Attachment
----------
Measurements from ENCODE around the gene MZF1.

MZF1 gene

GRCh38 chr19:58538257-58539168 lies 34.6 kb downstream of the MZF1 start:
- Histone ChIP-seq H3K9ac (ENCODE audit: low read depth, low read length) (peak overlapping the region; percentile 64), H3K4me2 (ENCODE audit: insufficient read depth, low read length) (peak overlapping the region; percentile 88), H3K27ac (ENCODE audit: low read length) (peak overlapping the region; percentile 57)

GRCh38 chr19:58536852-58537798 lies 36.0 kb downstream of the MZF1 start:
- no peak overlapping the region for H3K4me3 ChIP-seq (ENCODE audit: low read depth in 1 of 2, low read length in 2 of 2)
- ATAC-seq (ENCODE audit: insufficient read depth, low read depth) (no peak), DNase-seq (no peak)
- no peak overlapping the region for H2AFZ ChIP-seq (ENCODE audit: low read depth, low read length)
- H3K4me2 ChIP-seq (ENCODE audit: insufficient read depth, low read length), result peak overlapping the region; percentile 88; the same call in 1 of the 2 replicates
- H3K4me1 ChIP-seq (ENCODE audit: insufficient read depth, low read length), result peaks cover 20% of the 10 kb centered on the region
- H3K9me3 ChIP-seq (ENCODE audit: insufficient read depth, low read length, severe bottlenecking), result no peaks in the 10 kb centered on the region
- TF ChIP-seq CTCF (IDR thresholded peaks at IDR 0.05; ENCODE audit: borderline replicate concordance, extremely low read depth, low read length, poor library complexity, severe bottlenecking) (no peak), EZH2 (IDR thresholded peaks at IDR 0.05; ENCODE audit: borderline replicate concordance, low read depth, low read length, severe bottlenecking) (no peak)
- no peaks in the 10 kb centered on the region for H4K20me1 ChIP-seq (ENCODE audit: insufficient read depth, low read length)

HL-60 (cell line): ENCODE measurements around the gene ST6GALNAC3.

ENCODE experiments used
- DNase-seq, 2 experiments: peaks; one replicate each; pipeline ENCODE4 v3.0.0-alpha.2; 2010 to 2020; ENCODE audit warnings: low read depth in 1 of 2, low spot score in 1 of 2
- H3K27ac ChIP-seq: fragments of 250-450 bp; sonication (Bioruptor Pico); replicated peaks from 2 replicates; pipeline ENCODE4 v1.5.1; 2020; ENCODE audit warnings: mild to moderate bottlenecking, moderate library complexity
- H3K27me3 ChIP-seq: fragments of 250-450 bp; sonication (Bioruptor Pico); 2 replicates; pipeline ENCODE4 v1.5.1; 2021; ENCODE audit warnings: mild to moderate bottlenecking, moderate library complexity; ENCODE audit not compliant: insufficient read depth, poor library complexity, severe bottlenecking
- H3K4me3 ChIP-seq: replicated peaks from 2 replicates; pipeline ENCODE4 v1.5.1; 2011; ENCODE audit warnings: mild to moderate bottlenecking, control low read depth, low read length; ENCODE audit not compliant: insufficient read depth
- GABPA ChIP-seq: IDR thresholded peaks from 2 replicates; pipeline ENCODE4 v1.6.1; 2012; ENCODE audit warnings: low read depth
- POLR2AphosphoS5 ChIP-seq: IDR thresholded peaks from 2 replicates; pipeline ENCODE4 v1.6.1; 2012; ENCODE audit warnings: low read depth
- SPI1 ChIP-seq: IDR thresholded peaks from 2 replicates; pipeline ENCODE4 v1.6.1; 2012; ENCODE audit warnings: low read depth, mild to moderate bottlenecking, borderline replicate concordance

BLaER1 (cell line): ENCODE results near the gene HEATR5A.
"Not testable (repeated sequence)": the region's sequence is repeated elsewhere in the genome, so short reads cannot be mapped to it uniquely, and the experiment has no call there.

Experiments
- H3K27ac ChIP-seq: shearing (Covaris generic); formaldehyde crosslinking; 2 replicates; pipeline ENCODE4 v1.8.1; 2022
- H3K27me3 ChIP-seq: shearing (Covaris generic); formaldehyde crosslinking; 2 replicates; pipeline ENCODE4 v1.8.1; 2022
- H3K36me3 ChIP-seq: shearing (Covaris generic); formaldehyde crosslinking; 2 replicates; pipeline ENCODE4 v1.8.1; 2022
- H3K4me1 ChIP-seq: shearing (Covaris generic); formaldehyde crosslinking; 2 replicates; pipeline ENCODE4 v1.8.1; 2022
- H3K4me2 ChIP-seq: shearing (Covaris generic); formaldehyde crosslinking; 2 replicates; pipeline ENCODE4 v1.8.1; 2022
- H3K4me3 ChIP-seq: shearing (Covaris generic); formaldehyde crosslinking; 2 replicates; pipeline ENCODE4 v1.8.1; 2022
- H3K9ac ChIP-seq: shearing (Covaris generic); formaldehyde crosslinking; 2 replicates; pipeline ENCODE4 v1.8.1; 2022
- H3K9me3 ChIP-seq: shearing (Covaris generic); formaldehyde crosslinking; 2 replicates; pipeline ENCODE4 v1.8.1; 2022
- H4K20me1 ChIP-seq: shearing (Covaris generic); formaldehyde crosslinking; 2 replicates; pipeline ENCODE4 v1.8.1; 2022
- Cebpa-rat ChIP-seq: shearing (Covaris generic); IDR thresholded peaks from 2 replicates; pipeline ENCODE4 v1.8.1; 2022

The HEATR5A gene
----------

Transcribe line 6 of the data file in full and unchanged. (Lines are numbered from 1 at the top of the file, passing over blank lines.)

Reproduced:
- no peak overlapping the region for H3K4me3 ChIP-seq (ENCODE audit: low read depth in 1 of 2, low read length in 2 of 2)